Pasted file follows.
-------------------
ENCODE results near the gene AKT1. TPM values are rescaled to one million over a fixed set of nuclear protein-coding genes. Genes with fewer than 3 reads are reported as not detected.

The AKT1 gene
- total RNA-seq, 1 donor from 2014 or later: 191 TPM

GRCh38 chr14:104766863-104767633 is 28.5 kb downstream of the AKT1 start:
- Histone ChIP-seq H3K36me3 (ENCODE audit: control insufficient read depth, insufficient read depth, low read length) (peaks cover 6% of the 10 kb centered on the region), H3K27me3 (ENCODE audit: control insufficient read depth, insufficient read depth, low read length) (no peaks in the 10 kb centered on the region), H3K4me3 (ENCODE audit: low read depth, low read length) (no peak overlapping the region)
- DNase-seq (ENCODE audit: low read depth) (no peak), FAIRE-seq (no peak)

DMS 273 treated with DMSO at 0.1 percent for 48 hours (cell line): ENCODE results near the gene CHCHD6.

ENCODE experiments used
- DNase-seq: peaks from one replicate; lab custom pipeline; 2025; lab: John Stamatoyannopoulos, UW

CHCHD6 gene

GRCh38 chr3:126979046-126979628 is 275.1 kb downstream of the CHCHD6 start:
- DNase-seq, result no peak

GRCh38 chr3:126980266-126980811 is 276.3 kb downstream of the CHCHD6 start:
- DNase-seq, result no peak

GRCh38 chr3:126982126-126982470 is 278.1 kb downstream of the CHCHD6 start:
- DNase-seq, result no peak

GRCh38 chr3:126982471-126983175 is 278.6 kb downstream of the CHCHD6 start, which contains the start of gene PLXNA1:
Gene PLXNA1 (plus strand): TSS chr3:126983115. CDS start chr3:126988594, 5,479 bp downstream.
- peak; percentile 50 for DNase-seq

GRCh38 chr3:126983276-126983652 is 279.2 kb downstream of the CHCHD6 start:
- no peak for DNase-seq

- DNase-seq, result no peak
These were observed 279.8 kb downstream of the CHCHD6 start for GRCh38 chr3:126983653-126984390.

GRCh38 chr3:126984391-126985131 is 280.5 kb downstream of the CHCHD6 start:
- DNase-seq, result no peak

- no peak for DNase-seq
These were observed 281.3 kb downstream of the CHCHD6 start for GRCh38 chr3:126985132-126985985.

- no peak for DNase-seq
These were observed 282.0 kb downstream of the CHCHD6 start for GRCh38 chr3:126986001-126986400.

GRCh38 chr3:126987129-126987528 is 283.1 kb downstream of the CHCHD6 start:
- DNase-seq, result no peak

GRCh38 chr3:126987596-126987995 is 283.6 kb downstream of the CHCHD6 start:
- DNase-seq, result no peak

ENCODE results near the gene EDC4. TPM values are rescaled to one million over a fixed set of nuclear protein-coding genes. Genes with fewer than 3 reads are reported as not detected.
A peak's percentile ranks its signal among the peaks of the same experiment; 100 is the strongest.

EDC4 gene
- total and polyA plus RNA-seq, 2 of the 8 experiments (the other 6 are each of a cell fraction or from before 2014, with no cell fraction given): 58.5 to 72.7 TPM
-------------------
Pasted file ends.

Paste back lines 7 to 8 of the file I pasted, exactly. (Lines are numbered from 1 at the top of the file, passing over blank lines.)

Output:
DMS 273 treated with DMSO at 0.1 percent for 48 hours (cell line): ENCODE results near the gene CHCHD6.

ENCODE experiments used